Tuesday, March 23, 2010

Mirror Mirror on the wall...

David Villa and Wayne Rooney should be a double act to fear, but the Theatre of Dreams is a one-man show.

Weekend press reports linked Manchester United with a massive £35 million bid for the Valencia hot-shot. If the story came to fruition, two of the sport’s deadliest hit men would be paired together.

With a chasing pack containing Real Madrid, Barcelona, Chelsea and Manchester City, the acquisition of the Spanish international will test the negotiating skills of chief executive David Gill. However, he shouldn’t waste his breath.

While undoubtedly amongst the greatest centre forwards in the game, the similarities between Rooney and Villa make the transfer superfluous. Even though the club is in the chase for domestic and European supremacy, squad improvements have been flagged up in different areas.

Villa’s reputation as one of the most ruthless centre forwards around demands respect. An outstanding record for Spain of 37 goals in 55 internationals has made him the apple of coach Vicente Del Bosque’s eye, while his midweek Europa League hat-trick saw him reach 22 strikes in 34 appearances for Valencia this campaign.

Crucially, this ratio has been claimed playing exactly the same role and style as Rooney. Whether in the more common 4-5-1 with David Silva, or 4-4-2 with Nikola Zigic, ‘El Guaje’ has used expressive technique and a goal-poacher's instinct to find space in the penalty area to bury any chance that has come his way.

The new and improved Rooney has thrived performing the same function. A new desire to float ominously in the area after casting off the shackles of Cristiano Ronaldo has been rewarded with 33 goals in all competitions, with none coming from outside the box.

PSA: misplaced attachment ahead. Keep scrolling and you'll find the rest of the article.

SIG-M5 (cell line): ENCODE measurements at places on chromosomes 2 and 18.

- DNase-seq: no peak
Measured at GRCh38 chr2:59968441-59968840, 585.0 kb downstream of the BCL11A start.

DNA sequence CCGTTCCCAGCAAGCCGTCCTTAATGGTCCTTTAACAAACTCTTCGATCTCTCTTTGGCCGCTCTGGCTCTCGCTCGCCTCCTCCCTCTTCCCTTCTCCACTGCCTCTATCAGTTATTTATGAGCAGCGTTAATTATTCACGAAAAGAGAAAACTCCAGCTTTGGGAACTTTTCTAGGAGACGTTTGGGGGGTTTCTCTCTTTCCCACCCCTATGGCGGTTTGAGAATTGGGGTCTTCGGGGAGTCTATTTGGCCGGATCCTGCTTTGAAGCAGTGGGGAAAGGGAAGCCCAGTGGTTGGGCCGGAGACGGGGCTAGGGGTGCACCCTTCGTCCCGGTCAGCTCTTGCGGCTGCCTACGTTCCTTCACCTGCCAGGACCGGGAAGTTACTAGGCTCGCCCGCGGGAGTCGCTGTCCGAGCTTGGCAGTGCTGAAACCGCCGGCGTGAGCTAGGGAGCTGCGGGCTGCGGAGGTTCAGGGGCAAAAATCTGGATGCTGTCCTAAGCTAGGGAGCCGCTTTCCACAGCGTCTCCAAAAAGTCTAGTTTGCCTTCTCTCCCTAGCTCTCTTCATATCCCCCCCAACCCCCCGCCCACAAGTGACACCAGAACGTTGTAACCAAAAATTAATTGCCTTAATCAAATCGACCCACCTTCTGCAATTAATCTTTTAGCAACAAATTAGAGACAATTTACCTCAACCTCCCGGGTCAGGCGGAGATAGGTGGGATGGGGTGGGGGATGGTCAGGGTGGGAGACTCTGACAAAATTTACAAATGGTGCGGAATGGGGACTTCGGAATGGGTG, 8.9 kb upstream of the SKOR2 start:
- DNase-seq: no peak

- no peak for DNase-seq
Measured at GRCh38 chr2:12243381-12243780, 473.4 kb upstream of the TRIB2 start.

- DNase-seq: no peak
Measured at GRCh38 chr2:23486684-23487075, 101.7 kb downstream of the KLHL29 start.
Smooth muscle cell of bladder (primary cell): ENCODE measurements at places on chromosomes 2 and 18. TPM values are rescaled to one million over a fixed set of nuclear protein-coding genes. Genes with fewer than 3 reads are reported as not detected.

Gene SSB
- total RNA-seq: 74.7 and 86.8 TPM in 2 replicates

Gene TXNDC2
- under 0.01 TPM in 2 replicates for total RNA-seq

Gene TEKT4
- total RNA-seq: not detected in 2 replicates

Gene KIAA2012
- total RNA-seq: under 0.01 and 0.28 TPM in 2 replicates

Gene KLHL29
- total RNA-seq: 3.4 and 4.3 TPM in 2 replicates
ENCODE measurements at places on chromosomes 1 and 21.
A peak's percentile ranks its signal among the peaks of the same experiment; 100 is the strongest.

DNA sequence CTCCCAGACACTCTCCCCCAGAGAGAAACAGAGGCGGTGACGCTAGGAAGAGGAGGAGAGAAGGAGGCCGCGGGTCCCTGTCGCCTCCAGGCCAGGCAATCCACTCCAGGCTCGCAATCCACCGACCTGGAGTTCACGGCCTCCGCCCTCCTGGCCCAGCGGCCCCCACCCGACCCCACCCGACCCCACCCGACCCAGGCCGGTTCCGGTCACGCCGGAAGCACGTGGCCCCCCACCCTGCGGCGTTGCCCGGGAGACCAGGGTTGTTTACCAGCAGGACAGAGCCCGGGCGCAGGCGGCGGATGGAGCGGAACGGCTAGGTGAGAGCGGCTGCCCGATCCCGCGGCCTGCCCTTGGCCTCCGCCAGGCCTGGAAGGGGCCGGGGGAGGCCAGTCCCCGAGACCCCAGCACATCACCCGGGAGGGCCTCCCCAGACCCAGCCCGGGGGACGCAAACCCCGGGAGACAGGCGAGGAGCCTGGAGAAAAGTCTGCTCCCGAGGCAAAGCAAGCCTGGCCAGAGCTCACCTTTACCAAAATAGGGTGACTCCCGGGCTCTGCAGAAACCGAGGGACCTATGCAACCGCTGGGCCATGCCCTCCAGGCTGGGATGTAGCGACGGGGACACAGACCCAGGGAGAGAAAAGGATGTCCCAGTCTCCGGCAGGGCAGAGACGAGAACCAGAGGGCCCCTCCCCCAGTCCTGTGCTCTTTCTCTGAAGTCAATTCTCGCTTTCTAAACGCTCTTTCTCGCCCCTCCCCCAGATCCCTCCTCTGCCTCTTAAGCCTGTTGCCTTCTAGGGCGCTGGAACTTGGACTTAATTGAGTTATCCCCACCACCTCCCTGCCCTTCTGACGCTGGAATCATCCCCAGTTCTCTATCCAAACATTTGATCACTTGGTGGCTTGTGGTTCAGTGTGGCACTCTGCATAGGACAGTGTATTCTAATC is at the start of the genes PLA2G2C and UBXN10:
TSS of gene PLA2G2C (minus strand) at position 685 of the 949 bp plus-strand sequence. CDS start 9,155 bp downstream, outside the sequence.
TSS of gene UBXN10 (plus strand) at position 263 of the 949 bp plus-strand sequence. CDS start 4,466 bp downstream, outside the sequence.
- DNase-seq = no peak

Two ‘fox in the box’ players together leads to the hope of every chance created being snaffled away. Instead, the frustrating sight of two thoroughbreds banging heads appears.

Rather than buying an expensive replica of Rooney, the priority for the Scot should be to buy ready-made replacements for his old guard. Next term should be the last for legends Ryan Giggs, Paul Scholes and Gary Neville.

The trio’s sterling service and advancing years demands top drawer acquisitions to fill in. With a medal collection containing the same volume of gold as the vault in the Bank of England, no premium can be placed on their successors.

In particular, the desire to bring in a natural left winger blessed with Giggs’ lightning pace and ability to hug the touchline is high on the agenda. With the purse-strings tightening at United, big money moves for Benfica’s Angel Di Maria or a wild-card approach for Bayern Munich’s Arjen Robben should take precedence.

The £80m resting in the club’s accounts after the sale of Ronaldo is burning a hole in the fantasy pockets of fans and left space for a new star name. No matter his spotless reputation, Villa is not the answer if United choose to flex their muscles in the summer market once again.